“For some reason, this is an issue that gets discussed in the media and on TV shows much more than it ever does by scientists – despite the fact infidelity is pretty much part of the human condition,” says Prof Bellis. The national rate of around four per cent masks the wildest of variations; in deprived areas, with higher proportions of younger and unmarried parents, it rises to 30pc, research shows.
Prof Bellis believes that children need to know who their biological parents are. “Genetics are important to people’s health; this is stuff that your doctor and even your insurance company needs to know.” But is this a conversation that starts in the aisle of a chemist? “It is a really difficult area. I think it is a good thing that people understand their genetic and biological relationships: the question is how do you stop people from hurting each other or themselves with this information?”
On Thursday, one man spoke of his pain for the first time. Property mogul Pierre Rolin was in a relationship with socialite Helen Macintyre when she became pregnant with a baby girl, who is now 16 months.
It was not until after Stephanie was born that Miss Macintyre told Mr Rolin of her doubts about who the father was. Paternity tests have confirmed that Mr Rolin is not the child’s father – whom he believes to be the Mayor of London, Boris Johnson. Speculation had already been rife since he had moved out of the family home last summer amid claims that the child was a result of an affair between her husband and his former art adviser. Neither Mr Johnson nor Miss Macintyre have ever commented on the resemblance between the child’s features and flaxen hair, and that of the Mayor. Mr Rolin is certain of his views – and on Thursday accused Mr Johnson of having “no moral compass”.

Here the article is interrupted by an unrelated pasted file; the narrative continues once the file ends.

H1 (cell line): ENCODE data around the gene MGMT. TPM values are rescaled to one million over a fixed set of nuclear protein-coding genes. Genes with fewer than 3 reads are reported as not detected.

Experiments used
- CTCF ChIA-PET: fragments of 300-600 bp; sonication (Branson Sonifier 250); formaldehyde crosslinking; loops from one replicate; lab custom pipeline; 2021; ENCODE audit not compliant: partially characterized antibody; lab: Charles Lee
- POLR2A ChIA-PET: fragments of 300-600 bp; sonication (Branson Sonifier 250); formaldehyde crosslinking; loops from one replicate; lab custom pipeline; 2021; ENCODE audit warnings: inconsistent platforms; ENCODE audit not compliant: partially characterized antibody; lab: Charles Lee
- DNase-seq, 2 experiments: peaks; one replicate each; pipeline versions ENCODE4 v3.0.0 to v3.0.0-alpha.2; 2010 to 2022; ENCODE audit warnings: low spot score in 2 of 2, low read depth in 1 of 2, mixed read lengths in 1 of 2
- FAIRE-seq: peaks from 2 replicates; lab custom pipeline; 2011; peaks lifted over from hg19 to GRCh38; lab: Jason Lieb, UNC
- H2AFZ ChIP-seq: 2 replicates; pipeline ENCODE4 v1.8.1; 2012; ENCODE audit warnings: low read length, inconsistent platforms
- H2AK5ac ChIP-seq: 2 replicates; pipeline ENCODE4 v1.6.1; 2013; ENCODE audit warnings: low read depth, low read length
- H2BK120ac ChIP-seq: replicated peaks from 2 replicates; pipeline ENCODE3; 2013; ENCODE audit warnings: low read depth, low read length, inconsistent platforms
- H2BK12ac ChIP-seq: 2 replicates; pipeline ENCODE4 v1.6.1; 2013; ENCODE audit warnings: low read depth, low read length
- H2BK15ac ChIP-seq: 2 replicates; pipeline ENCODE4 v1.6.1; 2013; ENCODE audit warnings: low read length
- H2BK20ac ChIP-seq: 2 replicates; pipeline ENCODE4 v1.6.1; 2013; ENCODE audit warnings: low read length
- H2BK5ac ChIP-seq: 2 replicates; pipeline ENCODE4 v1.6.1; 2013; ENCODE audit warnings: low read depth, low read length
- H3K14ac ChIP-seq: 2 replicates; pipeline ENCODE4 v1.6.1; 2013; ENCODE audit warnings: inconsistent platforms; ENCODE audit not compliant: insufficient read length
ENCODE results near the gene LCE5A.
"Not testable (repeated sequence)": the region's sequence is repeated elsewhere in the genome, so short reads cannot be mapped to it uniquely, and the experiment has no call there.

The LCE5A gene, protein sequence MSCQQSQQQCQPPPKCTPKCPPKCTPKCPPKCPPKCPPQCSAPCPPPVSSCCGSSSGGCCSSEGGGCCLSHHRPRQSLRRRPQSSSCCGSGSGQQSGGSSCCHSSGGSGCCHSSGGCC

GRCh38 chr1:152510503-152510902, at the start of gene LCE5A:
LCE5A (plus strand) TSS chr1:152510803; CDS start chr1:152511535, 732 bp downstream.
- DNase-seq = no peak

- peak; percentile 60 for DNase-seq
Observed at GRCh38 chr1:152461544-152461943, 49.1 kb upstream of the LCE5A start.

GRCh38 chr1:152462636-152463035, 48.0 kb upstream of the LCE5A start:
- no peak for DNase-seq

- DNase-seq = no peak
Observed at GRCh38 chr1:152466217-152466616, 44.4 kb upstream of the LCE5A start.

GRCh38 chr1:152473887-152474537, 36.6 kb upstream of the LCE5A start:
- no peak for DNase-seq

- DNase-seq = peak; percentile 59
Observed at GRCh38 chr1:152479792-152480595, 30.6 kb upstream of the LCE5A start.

Last month, BBC news presenter Justin Webb delivered a story with a difference, revealing that his real father was Peter Woods, the television newsreader who was a household name in the 1960s. Woods was married with two young children when he had an affair with Webb’s mother, Gloria Crocombe, after her first marriage had foundered.
Mr Webb, 50, was brought up by his stepfather when his mother married again, and said he had always known who his biological father was but felt no connection because the secret was “so deeply buried”. Even when he followed him into journalism, he did not make contact with him, only going public last month when his own children began asking “why Daddy didn’t have a father”.
Dr Allan Pacey, senior lecturer in male fertility at the University of Sheffield, believes the availability of quick and easy paternity tests could fundamentally change these sorts of attitudes. “The science of this doesn’t worry me, but the social implications of it do. This opens up the possibility of paternity testing for the masses, and I think that will create an awful lot of anxiety and gnashing of teeth.” While the decisions of some pregnant women to leave their partners in “blind ignorance and suspicion” may not be honest, he adds, in many cases the alternative may be far more destructive.